Critical turns for auto track; Raceway: Approvals from port advisory group, County Council would allow project to continue.


THE PROSPECT of a 61,000-seat auto racing stadium in northern Anne Arundel County near the Key Bridge should be clearer in the coming weeks. The Maryland Port Administration land-use advisory council Wednesday will recommend whether Chesapeake Motorsports Development Corp. should be allowed on 100 waterfront acres, the site of a former copper refinery. In early March, the Anne Arundel County Council takes a critical vote on whether to rescind the previous council's approval.

The port council is expected to give its blessing since no one else is interested in this brownfields site, and several influential members support the project.

Backing from the County Council is less assured, however. Only one member remains from the prior council, which last spring rushed through legislation to expedite review of the track. Several new members of the council want the developers to go through a quasijudicial special exception process before an administrative hearing officer.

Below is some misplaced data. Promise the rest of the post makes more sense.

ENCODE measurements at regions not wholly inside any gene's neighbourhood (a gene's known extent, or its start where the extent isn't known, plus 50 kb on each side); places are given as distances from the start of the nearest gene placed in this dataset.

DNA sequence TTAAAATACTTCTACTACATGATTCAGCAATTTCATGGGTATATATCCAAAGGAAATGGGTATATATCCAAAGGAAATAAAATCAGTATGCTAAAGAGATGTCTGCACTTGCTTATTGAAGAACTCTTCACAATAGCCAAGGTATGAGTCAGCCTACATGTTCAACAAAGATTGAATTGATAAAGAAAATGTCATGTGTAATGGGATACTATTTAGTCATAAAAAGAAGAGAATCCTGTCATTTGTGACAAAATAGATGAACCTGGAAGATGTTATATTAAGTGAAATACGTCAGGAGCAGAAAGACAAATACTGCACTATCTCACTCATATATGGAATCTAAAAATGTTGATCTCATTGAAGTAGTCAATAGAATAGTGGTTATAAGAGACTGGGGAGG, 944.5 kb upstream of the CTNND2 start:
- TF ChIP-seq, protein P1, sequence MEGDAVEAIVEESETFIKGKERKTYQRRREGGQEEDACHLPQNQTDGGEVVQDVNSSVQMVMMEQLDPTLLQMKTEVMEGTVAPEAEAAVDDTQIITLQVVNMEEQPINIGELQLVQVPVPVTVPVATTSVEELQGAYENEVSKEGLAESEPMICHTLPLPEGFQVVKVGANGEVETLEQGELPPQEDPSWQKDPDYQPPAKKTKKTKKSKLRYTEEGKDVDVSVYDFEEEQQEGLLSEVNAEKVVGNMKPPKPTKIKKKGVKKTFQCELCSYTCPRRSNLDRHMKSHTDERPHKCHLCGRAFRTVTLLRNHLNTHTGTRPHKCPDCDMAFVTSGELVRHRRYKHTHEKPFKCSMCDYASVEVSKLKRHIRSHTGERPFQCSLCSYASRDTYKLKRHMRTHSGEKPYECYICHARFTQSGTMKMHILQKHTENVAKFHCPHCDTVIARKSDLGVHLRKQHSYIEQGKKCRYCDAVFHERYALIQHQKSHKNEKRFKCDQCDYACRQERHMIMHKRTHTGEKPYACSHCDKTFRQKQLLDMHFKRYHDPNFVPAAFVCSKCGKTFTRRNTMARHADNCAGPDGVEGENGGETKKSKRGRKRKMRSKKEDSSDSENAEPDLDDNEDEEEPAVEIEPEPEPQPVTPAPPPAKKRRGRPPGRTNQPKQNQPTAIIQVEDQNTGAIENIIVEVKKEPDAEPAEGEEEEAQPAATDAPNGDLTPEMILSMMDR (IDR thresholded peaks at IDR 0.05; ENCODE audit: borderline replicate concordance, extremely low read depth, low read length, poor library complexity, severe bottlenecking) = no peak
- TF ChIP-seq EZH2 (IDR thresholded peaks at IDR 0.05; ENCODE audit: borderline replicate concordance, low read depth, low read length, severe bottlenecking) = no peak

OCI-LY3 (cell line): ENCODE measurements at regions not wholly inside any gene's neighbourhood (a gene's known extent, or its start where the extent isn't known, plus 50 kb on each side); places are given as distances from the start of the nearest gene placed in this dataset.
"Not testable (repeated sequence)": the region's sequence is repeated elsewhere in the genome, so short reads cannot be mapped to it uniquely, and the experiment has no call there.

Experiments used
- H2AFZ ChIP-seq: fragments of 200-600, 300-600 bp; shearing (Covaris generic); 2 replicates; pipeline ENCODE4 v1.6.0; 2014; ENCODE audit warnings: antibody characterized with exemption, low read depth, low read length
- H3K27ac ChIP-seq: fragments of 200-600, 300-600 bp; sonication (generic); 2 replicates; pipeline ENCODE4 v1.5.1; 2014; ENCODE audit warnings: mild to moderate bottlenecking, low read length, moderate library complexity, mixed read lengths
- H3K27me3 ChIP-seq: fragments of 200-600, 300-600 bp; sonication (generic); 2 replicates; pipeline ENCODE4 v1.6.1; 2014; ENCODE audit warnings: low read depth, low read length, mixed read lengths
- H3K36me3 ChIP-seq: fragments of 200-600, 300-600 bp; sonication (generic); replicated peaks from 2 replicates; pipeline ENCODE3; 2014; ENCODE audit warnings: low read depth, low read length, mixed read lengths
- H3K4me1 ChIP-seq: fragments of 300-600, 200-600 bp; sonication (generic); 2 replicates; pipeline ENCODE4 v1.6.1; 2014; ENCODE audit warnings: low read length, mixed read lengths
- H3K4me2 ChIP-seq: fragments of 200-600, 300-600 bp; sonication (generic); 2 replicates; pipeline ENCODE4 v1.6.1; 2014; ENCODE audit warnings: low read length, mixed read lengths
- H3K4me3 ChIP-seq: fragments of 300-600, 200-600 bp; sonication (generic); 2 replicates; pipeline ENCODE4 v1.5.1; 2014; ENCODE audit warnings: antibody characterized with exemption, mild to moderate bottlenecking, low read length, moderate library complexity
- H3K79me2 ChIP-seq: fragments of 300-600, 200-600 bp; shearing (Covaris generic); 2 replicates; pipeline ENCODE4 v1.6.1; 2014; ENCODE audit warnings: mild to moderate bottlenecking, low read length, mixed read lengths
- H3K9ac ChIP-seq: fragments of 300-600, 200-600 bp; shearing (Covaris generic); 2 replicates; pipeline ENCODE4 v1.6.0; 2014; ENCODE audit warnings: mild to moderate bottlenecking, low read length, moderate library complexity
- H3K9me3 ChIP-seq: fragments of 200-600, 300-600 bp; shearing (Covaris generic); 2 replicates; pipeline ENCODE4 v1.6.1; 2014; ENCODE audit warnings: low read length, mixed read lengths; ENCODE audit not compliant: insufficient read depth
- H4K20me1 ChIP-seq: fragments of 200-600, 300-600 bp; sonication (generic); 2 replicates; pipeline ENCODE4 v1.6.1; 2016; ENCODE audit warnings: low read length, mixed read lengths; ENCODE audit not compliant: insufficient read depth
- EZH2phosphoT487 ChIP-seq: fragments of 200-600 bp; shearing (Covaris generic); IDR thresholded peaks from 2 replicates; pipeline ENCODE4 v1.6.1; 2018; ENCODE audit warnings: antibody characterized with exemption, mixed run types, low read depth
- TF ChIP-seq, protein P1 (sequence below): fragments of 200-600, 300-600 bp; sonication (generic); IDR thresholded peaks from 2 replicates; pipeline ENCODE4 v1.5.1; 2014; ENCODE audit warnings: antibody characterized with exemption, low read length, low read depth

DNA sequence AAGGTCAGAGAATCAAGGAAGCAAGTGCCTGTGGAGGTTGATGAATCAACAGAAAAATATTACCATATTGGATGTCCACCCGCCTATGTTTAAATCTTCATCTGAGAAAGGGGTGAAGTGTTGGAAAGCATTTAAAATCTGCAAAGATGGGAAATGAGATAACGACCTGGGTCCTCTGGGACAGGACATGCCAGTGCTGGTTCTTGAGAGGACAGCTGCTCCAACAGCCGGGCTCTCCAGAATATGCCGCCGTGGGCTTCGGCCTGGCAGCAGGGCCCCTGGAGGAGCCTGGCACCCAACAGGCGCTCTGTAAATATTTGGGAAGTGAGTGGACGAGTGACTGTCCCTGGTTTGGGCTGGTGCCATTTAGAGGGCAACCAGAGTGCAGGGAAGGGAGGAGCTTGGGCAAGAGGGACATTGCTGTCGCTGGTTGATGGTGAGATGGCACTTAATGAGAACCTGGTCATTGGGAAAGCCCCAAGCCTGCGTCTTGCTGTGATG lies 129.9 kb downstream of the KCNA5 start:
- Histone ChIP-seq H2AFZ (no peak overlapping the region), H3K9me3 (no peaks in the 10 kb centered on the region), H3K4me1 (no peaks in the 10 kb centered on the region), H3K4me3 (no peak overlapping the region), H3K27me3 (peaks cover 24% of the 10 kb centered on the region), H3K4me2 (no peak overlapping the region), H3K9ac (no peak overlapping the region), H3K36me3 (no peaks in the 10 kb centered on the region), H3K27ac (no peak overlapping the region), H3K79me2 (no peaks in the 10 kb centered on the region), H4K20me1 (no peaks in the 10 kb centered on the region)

Last spring, we supported the special exception process. At this point, however, it is unfair for the developer to have to jump through another hoop after the county approved the waiver. Some say that former councilman Thomas W. Redmond Sr. pushed through the exception, but not without the support of a council majority.

Chesapeake Motorsports has warned that it might withdraw from Anne Arundel, as it did from Baltimore County last year, if the process drags on. The project's loss would cost the county $5 million in annual tax revenue.

Chesapeake Motorsports must propose concrete solutions to traffic and parking questions. But the project is valuable, the site is the best Anne Arundel has, and the county would be foolish not to give the proposal full and fair consideration.

A Feb. 4 editorial said that Chesapeake Motorsports Development Co. was the only company interested in a Pasadena site. Chesapeake Beneficial Material Corp., a start-up dredge spoil recycler, has expressed interest, too. The Sun regrets the error.
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